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Allow a switch to disable building of the legacy bundle #333

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KoenLav opened this issue Oct 10, 2018 · 25 comments
Closed

Allow a switch to disable building of the legacy bundle #333

KoenLav opened this issue Oct 10, 2018 · 25 comments

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@KoenLav
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@KoenLav KoenLav commented Oct 10, 2018

If the project needs to support legacy browsers (which is already a subset of projects) there are only two scenarios in which this work would be useful:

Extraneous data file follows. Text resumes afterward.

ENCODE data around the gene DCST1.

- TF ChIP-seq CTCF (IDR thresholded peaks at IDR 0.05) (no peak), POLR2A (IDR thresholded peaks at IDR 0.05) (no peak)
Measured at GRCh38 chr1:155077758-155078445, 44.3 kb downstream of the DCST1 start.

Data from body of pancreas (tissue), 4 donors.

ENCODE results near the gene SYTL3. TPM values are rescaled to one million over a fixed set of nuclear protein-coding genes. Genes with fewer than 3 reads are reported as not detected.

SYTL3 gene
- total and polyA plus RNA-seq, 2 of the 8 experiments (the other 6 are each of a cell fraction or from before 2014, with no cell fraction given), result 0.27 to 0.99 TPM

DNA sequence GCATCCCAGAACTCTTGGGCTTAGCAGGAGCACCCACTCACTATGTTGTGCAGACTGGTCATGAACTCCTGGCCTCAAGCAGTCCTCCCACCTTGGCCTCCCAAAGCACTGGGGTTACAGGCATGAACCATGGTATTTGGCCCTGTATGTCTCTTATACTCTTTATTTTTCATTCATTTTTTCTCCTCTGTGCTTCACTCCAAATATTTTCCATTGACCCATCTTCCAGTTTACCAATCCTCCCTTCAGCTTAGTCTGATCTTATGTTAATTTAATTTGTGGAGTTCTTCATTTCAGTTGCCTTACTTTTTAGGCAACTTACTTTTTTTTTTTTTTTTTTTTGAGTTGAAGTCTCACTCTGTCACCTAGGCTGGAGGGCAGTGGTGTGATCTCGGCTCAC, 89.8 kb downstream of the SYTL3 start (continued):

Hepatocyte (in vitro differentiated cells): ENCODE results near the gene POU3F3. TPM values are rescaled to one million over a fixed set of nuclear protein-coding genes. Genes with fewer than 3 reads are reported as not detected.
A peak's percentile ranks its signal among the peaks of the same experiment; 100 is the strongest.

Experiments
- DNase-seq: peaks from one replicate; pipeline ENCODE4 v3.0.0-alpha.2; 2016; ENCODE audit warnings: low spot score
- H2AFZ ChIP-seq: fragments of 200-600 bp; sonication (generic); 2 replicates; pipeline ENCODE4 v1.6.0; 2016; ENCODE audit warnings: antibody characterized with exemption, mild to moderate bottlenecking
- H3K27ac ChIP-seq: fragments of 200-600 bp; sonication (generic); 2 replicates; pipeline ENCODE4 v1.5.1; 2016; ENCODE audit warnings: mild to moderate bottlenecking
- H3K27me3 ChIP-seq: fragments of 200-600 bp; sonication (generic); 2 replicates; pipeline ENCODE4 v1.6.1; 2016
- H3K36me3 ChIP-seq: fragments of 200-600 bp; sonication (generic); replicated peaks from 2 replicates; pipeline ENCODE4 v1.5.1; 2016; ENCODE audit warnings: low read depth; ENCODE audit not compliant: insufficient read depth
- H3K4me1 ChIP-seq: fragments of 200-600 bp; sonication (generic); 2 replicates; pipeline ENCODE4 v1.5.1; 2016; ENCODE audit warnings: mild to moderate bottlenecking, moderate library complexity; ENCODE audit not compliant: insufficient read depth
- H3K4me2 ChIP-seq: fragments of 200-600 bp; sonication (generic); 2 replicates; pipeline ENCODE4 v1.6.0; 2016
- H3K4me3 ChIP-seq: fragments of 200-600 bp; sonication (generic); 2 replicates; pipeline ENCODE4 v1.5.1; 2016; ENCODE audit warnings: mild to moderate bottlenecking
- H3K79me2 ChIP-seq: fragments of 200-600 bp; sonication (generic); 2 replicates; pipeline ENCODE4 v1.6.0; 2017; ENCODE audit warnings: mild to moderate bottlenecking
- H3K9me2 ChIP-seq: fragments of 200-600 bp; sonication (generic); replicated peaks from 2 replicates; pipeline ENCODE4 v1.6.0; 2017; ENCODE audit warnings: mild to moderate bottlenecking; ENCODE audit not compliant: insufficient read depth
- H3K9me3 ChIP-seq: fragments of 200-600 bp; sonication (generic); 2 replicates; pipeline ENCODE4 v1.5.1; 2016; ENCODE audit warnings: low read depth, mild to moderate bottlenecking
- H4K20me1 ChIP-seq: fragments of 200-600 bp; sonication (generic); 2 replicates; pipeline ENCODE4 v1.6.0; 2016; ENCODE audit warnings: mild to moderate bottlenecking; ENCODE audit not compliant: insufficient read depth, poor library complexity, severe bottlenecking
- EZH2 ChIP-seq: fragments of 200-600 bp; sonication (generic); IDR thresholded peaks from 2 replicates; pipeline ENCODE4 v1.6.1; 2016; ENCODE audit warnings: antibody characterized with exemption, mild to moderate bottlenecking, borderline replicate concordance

1. If some kind of compilation error would cause the legacy build to not be successful;
  2. If some kind of compilation quirk would render different functional results between legacy and modern.

In short what we have to consider is; is it worth to impose the burden of double compilation on all developers, for the eventuality of some edge cases occurring in legacy compilation, whereas even when these edge cases occur they are only relevant for a subset of projects.

In my opinion the answer to that question, by default, should be no.

I can however imagine with different project experience you might answer yes to this question, but in my opinion at least the option to disable this should be provided.

@benjamn
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@benjamn benjamn commented Oct 10, 2018

Would you be satisfied with a command-line flag like meteor run --no-legacy?

@KoenLav
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@KoenLav KoenLav commented Oct 10, 2018

Definitely!

=====